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If adolescent rebellion is, for most kids, just a developmental phase, for Stephanie McMillan it was more like a political awakening. Even as a middle-schooler, this Broward County native dreamed of joining a commune and resented missing the '60s.
But as an adult, she had to make a living. She was just a few years out of college when her job at a corporate-owned media outlet collided with her radical beliefs.
It was 1992, and McMillan was writing for the popular Fort Lauderdale alt-weekly XS (later known as City Link). She had just finished an article about the detention and deportation of immigrants. Because, however, she also was directly involved in the issue she was covering — McMillan was an advocate for detainee rights — her boss said her work could not be viewed as objective: It would undermine the paper's reputation.
Give up participating in the struggles she believed in, she was told, or give up writing and reporting hard news.
So McMillan stepped away from the news side and instead wrote XS's event listings, a position she held until it was eliminated in 2008. The early and sudden change of office tracks allowed her to remain an activist outside of work but, as it turned out, did not spell the end of her serious journalistic pursuits.
McMillan is part of the genre of comics journalism — using words and illustrations for journalistic purposes. The funny pages and superhero comics don't count, but the form includes editorial and political cartoons as well as long-form reportage in graphic novels.
Comics journalism is not new, but by many accounts, it's experiencing a moment right now. In May, the Christian Science Monitor offered "Five Reasons Graphic Novels Are the Next Big Thing at Your Library." In 2011, the Poynter Institute described practitioners as a "new breed of journalist."
Take, for instance, the partnership between Pulitzer Prize-winning reporter and ever-serious journo Chris Hedges of the Nation and pioneer cartoonist/fellow war correspondent Joe Sacco, who in 2012 co-released Days of Destruction, Days of Revolt, an illustrated polemic about poverty in America. Or Georgia congressman John Lewis, who last month made an appearance at Comic-Con to promote his graphic novel March, a firsthand account of his years as a civil rights activist. Then there is cartoonist Matt Bors, who became a superstar among millennials when he published a strip on CNN.com eviscerating Time magazine's (and others') lazy "generational slander." It went viral.
McMillan's 2012 book, The Beginning of the American Fall, a composite of essays, reporting, and drawn images from her time at Stop the Machine (an Occupy-type protest group), epitomizes the genre. It also won an R.F.K. Journalism Award. Her latest, Capitalism Must Die, due out in October, doesn't have a plot per se but is a series of one-panel drawings and essays, organized by chapters (including one titled "50 Ways to Prepare for the Revolution") that support the thesis of the title.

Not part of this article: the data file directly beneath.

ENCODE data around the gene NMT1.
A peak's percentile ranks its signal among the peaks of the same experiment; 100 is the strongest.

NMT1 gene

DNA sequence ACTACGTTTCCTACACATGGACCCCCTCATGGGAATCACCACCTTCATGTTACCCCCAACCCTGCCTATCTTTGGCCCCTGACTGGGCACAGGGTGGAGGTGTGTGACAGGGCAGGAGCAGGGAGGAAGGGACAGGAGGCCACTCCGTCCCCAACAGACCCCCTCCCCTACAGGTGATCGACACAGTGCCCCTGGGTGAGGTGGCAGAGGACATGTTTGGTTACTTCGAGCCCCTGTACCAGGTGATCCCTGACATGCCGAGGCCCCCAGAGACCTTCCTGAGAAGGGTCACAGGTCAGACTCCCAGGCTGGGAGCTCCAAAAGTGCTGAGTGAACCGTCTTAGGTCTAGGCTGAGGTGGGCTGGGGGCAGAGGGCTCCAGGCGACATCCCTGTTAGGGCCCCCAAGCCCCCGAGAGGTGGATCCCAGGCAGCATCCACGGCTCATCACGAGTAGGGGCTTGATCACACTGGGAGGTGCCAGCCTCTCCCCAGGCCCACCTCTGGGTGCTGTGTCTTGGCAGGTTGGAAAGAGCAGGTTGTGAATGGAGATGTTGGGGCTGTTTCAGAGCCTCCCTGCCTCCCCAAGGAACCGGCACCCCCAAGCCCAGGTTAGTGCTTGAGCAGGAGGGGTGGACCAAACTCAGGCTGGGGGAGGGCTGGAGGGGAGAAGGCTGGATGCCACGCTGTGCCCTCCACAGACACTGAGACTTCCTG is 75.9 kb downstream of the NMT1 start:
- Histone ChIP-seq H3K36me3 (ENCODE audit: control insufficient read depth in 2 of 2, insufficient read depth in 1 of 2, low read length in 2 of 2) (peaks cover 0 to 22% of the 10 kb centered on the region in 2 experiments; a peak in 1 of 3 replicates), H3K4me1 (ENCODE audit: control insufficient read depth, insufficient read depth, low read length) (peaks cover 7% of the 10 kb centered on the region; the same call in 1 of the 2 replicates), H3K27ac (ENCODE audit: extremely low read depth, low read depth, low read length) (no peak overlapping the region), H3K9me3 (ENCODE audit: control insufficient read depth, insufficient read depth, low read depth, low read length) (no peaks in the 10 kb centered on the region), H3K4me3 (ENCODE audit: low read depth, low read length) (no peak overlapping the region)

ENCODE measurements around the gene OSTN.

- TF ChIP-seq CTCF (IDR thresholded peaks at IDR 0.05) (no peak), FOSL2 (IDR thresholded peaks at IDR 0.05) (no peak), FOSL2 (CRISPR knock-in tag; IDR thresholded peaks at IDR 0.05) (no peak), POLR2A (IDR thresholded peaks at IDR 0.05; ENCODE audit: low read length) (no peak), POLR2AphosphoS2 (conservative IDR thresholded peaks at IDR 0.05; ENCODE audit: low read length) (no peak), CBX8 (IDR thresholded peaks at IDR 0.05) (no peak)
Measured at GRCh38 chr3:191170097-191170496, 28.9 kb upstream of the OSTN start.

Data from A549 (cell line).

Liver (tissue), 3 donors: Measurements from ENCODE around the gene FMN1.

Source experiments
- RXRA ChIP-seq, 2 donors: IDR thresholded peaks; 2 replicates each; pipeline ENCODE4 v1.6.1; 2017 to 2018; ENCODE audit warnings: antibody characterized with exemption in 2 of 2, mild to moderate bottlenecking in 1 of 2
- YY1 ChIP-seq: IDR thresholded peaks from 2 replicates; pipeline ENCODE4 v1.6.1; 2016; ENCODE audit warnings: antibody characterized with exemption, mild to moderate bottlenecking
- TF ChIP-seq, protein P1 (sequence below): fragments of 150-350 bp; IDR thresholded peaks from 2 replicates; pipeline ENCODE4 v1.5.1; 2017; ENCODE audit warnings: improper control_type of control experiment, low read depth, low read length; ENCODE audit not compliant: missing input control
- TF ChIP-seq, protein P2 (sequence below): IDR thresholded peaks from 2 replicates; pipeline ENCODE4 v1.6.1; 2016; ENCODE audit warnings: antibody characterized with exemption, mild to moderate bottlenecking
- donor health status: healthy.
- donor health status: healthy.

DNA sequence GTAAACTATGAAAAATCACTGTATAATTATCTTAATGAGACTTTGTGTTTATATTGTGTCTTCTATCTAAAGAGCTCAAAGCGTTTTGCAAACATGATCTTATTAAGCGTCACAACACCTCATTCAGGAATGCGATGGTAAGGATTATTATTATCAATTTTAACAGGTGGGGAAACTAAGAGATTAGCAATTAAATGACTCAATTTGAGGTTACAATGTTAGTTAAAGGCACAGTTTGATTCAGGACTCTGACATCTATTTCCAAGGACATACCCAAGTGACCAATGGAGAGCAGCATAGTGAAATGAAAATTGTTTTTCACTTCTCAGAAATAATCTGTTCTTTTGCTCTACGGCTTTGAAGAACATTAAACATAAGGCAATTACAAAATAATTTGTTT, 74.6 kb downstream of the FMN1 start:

"There are a lot of texts out there that explain capitalism. But many people find them difficult, overwhelming, academic, and often boring," McMillan says about why the text/comics hybrid proved advantageous for such a dense subject. "I wanted to present the topic in a form that is very accessible to the most people possible, because for me this is not an intellectual exercise or a means of self-expression but a way to help build a movement.
Still, "capitalism is extremely complex," she continues. "While I can condense information pretty well, there's a limit. Some elaboration in text is really necessary."
Capitalism Must Die features McMillan's signature style: a cute, simple approach to drawing, coupled with acerbic, take-no-prisoners messaging. Her regular cast of characters is all here: the squished, ogre-y corporate types who kill off the planet and speak only caveman; the smug, dodohead, fratboy capitalists who don't understand why you didn't inherit millions and in turn invest it properly; and, of course, the quick-witted yet patient revolutionary rabbit, Bunnista, who puts up with all of them.
"Stephanie is one of the most extraordinary writers and cartoonists in the United States," says Ted Rall, a widely syndicated editorial cartoonist and Pulitzer Prize finalist. "Her comics journalism, for example [The American Fall], ranks among some of the best editorial commentary in visual form that has ever been produced.
"I love her graphics style," he continues. "[Her] line is edgy and crackly and feels very vibrant. Not too many cartoonists can pull that off."
Rall, who's edited McMillan's work in the past, describes her as an "artist engageé," an artist engaged in the world. And it's this that ultimately sets her apart from her comics peers.
"Like Simone de Beauvoir and Jean-Paul Sartre, Stephanie is deeply involved in trying to change the world whose injustices and oppression she comments upon in her work," he says. "She doesn't sit on the sidelines as do as so many others in our profession. I don't know why it is, but a lot of cartoonists seem to be interested in one subject: themselves. Not her. Not at all."
McMillan, who also contributed to the third volume of the best-selling Graphic Canon anthology, is skilled enough at her craft that cartooning pays the bills, via advances for books, freelance work (she's been published in the Los Angeles Times and the Daily Beast, to name a couple), commissions to illustrate graphic novels, and Kickstarter campaigns.